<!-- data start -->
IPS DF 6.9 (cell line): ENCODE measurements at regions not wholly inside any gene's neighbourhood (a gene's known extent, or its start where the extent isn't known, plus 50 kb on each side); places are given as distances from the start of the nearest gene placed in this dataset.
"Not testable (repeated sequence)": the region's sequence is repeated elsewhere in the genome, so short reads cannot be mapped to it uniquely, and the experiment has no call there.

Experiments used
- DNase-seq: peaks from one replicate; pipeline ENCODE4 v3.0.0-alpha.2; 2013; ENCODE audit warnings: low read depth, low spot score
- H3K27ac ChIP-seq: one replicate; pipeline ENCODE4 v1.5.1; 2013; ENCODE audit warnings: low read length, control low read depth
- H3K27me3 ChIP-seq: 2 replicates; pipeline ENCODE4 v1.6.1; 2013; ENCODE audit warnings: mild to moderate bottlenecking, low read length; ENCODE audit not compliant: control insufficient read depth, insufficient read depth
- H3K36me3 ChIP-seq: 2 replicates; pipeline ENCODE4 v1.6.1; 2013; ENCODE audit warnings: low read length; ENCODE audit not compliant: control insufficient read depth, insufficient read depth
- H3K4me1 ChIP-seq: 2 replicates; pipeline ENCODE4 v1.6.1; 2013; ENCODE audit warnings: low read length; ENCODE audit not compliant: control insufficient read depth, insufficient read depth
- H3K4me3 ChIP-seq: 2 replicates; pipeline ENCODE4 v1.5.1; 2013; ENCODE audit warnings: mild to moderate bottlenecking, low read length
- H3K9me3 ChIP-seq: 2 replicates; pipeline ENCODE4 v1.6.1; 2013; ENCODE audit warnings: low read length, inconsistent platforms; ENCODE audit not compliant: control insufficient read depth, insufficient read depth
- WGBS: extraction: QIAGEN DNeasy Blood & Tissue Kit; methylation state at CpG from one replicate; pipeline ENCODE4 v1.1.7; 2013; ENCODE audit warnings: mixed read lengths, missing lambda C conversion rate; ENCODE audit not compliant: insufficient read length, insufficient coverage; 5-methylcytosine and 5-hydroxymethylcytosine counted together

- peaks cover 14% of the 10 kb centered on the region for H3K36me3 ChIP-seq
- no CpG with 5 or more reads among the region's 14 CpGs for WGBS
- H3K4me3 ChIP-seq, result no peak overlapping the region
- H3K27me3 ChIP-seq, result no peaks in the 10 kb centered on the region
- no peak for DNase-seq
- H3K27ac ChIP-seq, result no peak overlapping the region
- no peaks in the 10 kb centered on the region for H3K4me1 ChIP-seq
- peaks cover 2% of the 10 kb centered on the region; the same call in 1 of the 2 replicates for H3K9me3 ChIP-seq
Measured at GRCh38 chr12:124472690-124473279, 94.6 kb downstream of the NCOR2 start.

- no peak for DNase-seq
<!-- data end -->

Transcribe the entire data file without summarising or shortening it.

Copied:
IPS DF 6.9 (cell line): ENCODE measurements at regions not wholly inside any gene's neighbourhood (a gene's known extent, or its start where the extent isn't known, plus 50 kb on each side); places are given as distances from the start of the nearest gene placed in this dataset.
"Not testable (repeated sequence)": the region's sequence is repeated elsewhere in the genome, so short reads cannot be mapped to it uniquely, and the experiment has no call there.

Experiments used
- DNase-seq: peaks from one replicate; pipeline ENCODE4 v3.0.0-alpha.2; 2013; ENCODE audit warnings: low read depth, low spot score
- H3K27ac ChIP-seq: one replicate; pipeline ENCODE4 v1.5.1; 2013; ENCODE audit warnings: low read length, control low read depth
- H3K27me3 ChIP-seq: 2 replicates; pipeline ENCODE4 v1.6.1; 2013; ENCODE audit warnings: mild to moderate bottlenecking, low read length; ENCODE audit not compliant: control insufficient read depth, insufficient read depth
- H3K36me3 ChIP-seq: 2 replicates; pipeline ENCODE4 v1.6.1; 2013; ENCODE audit warnings: low read length; ENCODE audit not compliant: control insufficient read depth, insufficient read depth
- H3K4me1 ChIP-seq: 2 replicates; pipeline ENCODE4 v1.6.1; 2013; ENCODE audit warnings: low read length; ENCODE audit not compliant: control insufficient read depth, insufficient read depth
- H3K4me3 ChIP-seq: 2 replicates; pipeline ENCODE4 v1.5.1; 2013; ENCODE audit warnings: mild to moderate bottlenecking, low read length
- H3K9me3 ChIP-seq: 2 replicates; pipeline ENCODE4 v1.6.1; 2013; ENCODE audit warnings: low read length, inconsistent platforms; ENCODE audit not compliant: control insufficient read depth, insufficient read depth
- WGBS: extraction: QIAGEN DNeasy Blood & Tissue Kit; methylation state at CpG from one replicate; pipeline ENCODE4 v1.1.7; 2013; ENCODE audit warnings: mixed read lengths, missing lambda C conversion rate; ENCODE audit not compliant: insufficient read length, insufficient coverage; 5-methylcytosine and 5-hydroxymethylcytosine counted together

- peaks cover 14% of the 10 kb centered on the region for H3K36me3 ChIP-seq
- no CpG with 5 or more reads among the region's 14 CpGs for WGBS
- H3K4me3 ChIP-seq, result no peak overlapping the region
- H3K27me3 ChIP-seq, result no peaks in the 10 kb centered on the region
- no peak for DNase-seq
- H3K27ac ChIP-seq, result no peak overlapping the region
- no peaks in the 10 kb centered on the region for H3K4me1 ChIP-seq
- peaks cover 2% of the 10 kb centered on the region; the same call in 1 of the 2 replicates for H3K9me3 ChIP-seq
Measured at GRCh38 chr12:124472690-124473279, 94.6 kb downstream of the NCOR2 start.

- no peak for DNase-seq